Like rats deserting a sinking ship, yet another Republican security official has refused to support the GOP’s candidate, Donald Trump. But this one is no feather in Hillary Clinton’s cap. Paul Wolfowitz is not a very popular fellow with those who know who he is and Clinton will probably not trumpet his support.
For those who don’t remember or were too young to be aware, Paul Wolfowitz was one of the guys who “made” the Iraq war. As a member of the Bush administration, Wolfowitz served as a deputy secretary of defense. He is sometimes known as the “architect of the Iraq war,” an appellation he feels is inaccurate:
“If I had been the architect, a lot of these things would be different. As a matter of fact, I believed after 9/11, there was reason to get much tougher about the fact that Saddam was blocking the inspections for weapons of mass destruction. He was harboring terrorists. I thought that it was time to give Saddam an ultimatum…”
Ever the war monger, Wolfowitz’s ideas about the promotion of democracy in the Middle East have not changed since he was part of BushCo. But he did not believe that we should have occupied Iraq after the war. He feels that this was “a complete contradiction” which made the Iraqis suspect our intentions. Deep from the “no duh” files.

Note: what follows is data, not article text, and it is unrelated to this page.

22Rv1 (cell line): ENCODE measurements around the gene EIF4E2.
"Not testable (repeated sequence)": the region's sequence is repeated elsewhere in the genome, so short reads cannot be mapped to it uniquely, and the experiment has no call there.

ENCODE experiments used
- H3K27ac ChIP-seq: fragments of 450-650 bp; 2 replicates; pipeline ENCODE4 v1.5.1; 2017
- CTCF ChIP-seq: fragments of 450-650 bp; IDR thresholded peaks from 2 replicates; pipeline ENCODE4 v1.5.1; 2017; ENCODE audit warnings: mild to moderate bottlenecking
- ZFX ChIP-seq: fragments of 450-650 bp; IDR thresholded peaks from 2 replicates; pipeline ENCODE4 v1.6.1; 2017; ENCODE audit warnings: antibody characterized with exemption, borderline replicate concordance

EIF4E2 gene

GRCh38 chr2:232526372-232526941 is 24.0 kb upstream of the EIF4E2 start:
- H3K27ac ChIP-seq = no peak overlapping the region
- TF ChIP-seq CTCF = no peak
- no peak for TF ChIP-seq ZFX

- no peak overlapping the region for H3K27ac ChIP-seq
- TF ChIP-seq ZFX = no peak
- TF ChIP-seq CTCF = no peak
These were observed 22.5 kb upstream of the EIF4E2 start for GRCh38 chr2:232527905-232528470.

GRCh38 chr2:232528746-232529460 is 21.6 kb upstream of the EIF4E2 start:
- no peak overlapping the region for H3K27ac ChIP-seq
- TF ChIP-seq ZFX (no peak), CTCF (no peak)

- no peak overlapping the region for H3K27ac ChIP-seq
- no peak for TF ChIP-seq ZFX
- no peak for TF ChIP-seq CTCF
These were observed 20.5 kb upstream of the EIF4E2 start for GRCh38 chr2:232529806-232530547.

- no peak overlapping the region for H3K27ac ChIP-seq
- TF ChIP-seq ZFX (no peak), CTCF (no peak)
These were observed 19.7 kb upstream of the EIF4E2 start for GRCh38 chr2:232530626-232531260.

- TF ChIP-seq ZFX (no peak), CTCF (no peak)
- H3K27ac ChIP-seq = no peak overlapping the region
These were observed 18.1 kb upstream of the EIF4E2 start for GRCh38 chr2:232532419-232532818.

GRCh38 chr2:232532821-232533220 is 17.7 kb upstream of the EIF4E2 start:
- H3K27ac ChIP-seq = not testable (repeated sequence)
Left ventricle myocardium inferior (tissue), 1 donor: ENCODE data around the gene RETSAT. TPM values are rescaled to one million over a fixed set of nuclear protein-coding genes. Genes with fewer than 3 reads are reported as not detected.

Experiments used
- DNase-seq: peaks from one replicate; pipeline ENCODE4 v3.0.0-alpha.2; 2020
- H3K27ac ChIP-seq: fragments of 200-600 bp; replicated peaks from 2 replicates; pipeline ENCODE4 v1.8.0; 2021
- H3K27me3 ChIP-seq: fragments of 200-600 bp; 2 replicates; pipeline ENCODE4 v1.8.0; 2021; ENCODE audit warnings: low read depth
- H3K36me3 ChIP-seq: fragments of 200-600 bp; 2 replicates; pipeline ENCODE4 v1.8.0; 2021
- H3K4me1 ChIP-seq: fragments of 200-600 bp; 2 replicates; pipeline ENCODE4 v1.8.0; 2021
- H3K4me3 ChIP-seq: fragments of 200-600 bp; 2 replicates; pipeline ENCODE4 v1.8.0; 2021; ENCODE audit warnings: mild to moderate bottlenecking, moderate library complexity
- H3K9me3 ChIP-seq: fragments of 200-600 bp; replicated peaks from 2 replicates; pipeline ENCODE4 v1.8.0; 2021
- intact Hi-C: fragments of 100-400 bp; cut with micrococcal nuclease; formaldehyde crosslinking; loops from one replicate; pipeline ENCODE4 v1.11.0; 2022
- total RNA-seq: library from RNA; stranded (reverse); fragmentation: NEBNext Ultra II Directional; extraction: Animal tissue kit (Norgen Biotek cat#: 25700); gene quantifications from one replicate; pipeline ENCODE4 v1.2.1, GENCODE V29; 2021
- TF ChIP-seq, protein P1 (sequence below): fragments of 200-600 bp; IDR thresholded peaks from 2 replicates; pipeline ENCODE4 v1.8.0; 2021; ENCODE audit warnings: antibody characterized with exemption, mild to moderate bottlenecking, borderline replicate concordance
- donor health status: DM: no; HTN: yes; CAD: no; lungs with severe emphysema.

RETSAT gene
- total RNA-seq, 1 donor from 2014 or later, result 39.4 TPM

In his interview in the German magazine Der Spiegel, Wolfowitz laid out his concerns about Donald Trump. When asked if Trump is a security risk, Wolfowitz answered in the affirmative, explaining why he thinks so:
“He says he admires Putin, that Saddam Hussein was killing terrorists, that the Chinese were impressive because they were tough on Tiananmen Square. That is pretty disturbing… The only way you can be comfortable about Trump’s foreign policy, is to think he doesn’t really mean anything he says. That’s a pretty uncomfortable place to be in.”
He also pointed out that Trump’s apparent infatuation with Vladimir Putin is dangerous and wonders “where that would end up.” He also pointed out that the U.S.’s relationship with NATO — something Trump treats poorly — is “very important.” Their willingness to fight with us in Afghanistan is something that Wolfowitz acknowledges he never thought possible.
Then came the big question: Who will you vote for in November?
“I wish there were somebody I could be comfortable voting for. I might have to vote for Hillary Clinton, even though I have big reservations about her.”
For Wolfowitz, a member of the neoconservative Project For The New American Century to stray from his ideological stances (and personal feelings, probably) to vote for Clinton, is big news. We are seeing more and more Republicans — security specialists, economics advisers, military leaders — who understand foreign and domestic policy, refuse to support Trump and imply that they will vote for the Democratic candidate in November. The rest of the country really ought to listen to them.
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